logo

let’s make something together

Give us a call or drop by anytime, we endeavour to answer all enquiries within 24 hours on business days.

Find us

27 & 27A Lorong Datuk Sulaiman 7
Taman Tun Dr Ismail, 60000 Kuala Lumpur
Malaysia.

Phone support

Phone: +603-77254858

Crouching Warrior, Hidden Princess

  • By Azwan Ismail
  • September 14, 2004
  • 49 Views

By Woo Ming Jin

After months of hype and anticipation that reached the levels of a Paris Hilton video, I am finally going to watch Puteri Gunung Ledang! As an independent filmmaker, I had been enveloped with some sense of pride after hearing it had been selected to screen at the Venice International film festival, one of the oldest and most prestigious festivals in the world. In my warped mind, I felt I had a hand in making this movie, even though I had absolutely nothing to do with it.

This is what I feel after the two and the half hour movie: I don’t know if Puteri Gunung Ledang is the best Malaysian film ever made, but it’s definitely one of the best local films I’ve seen. It is clearly better than the garbage of Makar, which looks like a student film, and Pontianak Harum Sundal Malam, which is also like a student film but with a higher budget. I don’t really recall the other films, which is a good thing, believe me.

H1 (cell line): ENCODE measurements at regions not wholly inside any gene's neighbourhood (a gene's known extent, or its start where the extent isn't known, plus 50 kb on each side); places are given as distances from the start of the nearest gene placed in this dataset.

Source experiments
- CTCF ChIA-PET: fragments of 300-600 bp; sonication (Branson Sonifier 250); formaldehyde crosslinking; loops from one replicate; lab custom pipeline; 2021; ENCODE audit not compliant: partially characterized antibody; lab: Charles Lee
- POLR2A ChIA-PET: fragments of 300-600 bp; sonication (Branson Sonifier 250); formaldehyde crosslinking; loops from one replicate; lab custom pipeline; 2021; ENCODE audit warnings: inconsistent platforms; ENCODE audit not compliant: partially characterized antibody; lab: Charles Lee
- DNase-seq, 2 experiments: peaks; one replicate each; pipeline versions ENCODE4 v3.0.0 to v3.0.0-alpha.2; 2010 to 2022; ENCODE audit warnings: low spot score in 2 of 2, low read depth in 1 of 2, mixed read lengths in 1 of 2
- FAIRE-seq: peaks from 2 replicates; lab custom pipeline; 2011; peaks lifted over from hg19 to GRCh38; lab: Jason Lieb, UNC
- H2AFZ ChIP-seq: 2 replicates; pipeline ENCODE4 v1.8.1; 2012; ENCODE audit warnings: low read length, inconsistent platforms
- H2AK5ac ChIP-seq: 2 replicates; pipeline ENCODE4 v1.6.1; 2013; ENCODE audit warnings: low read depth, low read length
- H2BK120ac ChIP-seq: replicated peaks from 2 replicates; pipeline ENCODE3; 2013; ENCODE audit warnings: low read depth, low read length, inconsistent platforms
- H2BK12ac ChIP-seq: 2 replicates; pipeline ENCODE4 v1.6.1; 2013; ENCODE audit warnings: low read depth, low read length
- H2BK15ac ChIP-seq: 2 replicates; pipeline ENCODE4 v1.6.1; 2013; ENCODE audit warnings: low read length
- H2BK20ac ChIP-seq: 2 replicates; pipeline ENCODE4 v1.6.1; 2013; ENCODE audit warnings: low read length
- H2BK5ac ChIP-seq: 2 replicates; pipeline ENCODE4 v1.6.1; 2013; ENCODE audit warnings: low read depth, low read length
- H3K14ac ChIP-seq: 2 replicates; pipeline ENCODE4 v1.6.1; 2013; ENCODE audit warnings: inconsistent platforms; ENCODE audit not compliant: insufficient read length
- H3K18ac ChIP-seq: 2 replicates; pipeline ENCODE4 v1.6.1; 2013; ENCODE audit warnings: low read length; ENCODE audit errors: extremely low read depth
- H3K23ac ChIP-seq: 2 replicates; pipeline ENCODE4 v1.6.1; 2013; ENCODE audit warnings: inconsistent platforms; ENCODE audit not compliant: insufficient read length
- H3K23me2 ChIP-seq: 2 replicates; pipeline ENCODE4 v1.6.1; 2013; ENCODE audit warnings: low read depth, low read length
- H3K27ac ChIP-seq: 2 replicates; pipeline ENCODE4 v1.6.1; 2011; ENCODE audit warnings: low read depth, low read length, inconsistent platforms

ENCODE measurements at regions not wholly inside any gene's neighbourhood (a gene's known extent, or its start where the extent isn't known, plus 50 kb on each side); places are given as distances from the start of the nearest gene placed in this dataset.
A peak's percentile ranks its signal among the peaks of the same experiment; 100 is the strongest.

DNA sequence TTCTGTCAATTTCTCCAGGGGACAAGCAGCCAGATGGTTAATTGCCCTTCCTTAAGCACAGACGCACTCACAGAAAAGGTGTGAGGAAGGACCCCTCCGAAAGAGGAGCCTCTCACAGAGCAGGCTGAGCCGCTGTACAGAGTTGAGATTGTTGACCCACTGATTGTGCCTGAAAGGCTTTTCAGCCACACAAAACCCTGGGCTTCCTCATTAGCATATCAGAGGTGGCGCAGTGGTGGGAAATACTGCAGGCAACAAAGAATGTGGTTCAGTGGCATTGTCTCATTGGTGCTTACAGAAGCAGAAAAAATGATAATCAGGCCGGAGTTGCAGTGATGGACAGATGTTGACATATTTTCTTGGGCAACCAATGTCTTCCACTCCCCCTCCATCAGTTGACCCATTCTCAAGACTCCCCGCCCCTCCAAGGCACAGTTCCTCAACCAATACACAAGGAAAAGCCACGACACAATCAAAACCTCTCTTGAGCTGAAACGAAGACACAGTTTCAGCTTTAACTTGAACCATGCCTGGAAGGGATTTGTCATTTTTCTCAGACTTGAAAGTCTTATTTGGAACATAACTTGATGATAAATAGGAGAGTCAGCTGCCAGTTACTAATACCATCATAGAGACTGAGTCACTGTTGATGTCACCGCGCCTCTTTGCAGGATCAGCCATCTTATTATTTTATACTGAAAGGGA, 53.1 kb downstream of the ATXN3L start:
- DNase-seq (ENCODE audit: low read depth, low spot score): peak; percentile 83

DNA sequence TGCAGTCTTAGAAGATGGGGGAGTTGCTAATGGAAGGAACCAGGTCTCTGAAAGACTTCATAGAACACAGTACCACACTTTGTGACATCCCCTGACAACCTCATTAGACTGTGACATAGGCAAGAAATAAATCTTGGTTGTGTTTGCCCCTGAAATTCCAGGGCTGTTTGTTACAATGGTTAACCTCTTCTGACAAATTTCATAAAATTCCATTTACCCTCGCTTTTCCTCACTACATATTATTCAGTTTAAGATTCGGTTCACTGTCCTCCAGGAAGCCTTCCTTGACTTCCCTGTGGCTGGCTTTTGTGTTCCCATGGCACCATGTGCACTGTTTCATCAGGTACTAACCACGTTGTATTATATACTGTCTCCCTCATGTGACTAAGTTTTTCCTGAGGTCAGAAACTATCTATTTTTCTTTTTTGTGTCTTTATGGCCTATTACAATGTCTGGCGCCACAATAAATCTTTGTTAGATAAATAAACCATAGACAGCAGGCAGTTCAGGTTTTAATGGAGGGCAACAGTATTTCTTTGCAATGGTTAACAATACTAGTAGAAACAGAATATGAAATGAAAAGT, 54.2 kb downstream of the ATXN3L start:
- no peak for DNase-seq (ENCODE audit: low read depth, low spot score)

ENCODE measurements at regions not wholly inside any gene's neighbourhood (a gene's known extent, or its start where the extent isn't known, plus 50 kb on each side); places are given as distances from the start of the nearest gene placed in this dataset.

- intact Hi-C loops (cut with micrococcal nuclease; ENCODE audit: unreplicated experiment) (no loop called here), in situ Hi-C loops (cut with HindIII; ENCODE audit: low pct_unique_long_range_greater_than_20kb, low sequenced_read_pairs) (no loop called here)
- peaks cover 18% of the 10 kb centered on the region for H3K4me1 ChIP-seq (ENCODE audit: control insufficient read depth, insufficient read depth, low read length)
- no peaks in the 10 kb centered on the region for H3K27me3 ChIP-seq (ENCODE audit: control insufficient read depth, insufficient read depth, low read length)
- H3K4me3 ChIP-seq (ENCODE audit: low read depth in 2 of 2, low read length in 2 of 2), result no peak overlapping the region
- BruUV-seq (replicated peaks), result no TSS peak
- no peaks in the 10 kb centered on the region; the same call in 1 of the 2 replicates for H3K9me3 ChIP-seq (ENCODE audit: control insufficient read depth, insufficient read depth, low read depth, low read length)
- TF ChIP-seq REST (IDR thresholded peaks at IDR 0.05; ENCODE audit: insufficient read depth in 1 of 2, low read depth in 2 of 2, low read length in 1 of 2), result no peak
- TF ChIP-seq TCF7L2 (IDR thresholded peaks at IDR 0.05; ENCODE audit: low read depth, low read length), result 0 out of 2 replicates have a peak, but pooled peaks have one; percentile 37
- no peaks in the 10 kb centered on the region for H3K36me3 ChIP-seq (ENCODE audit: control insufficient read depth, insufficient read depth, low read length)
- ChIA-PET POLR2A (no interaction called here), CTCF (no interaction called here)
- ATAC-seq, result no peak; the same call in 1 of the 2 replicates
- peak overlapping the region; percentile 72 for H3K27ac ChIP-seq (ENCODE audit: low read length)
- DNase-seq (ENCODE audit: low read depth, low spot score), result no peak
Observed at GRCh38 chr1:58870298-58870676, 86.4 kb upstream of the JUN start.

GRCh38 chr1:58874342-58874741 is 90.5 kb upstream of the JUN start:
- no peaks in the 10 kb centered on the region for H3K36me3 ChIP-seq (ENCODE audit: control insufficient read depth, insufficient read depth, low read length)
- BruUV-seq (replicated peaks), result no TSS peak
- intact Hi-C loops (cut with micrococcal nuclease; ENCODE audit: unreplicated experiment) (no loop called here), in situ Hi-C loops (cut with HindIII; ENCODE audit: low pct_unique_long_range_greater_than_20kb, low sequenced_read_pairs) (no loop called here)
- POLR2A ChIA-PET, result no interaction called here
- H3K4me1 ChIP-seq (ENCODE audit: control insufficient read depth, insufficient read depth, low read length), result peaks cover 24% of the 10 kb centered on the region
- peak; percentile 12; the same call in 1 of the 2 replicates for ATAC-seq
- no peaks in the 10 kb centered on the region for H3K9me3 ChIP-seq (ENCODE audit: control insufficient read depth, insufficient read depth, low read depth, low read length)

But what is wrong with PGL? Why don’t I feel a sense of… completeness? Why do I find myself looking at my watch halfway through it, and why do I keep asking myself questions that I suppose I would not have asked have I been engulfed by the film’s power? The thing is, PGL, directed by commercial and music video director Saw Teong Hin, is no fast paced thriller. This movie would’ve rocked at a 100 minutes, instead of 146 minutes. I’m pretty sure of it. Well, maybe not.

The story of PGL is a simple one (script by Mamat Khalid). Woman and Man fall deeply in love. Brother of woman wants to marry her off to the Sultan, to save his own country. Man, who works for the Sultan, feels torn between love and duty, as does Woman. Man and Woman must decide what to do, and face the consequences of their decisions.

The first 20 minutes or so play out pretty well; we are kept in a state of mild intrigue as we find out why the princess has decided to “escape” into the wilderness of Gunung Ledang. The tone of the movie reminds me of how I felt when I saw the first Lord of the Rings film – the way it starts out right in the thick of things, and just kept going from there. The initial fight sequence which introduces Hang Tuah, the hero, is pretty cool. So is the dance scene when they first meet.

But then slowly the movie goes into “auto” mode, as we meander through scene after scene of exposition that rarely touch any sense of dramatic tension. Suddenly I feel the movie is gliding on its emotional surface, its ripple of substance slowly dissipating. There are too many “here-let-me-show-you-my-culture” shots, too much time spent on people bowing and fanning and royal processions that slow the movie down and add little to the story.